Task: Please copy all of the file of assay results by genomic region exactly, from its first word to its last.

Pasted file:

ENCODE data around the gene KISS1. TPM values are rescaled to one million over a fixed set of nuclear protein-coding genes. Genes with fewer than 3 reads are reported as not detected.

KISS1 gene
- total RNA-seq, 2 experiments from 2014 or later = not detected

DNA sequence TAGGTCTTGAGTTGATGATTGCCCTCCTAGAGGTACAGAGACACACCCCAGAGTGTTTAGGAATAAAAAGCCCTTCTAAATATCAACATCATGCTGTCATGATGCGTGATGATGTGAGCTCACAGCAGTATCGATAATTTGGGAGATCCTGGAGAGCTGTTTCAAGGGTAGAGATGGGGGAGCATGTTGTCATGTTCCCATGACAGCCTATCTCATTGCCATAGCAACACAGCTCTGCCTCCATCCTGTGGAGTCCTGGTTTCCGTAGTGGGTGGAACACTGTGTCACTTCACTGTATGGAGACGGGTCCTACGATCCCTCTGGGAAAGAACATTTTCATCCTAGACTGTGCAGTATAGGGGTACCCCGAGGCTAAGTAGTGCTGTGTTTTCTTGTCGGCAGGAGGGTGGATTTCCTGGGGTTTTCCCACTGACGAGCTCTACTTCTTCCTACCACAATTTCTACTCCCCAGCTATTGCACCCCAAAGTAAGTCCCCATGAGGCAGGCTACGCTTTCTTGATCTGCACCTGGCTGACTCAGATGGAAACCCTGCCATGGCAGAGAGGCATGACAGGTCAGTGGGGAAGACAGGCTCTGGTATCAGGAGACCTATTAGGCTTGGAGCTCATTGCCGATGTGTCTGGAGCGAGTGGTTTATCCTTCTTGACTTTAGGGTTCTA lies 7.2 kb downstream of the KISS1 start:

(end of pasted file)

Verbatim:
ENCODE data around the gene KISS1. TPM values are rescaled to one million over a fixed set of nuclear protein-coding genes. Genes with fewer than 3 reads are reported as not detected.

KISS1 gene
- total RNA-seq, 2 experiments from 2014 or later = not detected

DNA sequence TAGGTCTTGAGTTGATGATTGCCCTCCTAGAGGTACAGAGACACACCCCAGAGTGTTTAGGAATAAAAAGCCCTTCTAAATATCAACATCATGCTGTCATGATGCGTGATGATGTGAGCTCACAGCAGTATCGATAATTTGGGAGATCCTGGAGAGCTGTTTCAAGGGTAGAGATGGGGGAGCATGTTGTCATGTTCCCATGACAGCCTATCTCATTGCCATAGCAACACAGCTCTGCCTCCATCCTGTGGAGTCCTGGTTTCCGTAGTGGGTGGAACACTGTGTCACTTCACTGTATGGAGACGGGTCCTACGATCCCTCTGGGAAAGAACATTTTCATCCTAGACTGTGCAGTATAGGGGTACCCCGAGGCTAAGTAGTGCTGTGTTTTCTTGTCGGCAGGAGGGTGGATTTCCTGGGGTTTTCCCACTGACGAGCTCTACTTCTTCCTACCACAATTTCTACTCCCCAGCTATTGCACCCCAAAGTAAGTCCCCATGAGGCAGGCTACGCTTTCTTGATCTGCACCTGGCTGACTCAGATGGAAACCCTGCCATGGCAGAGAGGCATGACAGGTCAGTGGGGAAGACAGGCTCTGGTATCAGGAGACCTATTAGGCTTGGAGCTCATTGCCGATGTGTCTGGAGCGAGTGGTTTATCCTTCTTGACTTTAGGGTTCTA lies 7.2 kb downstream of the KISS1 start: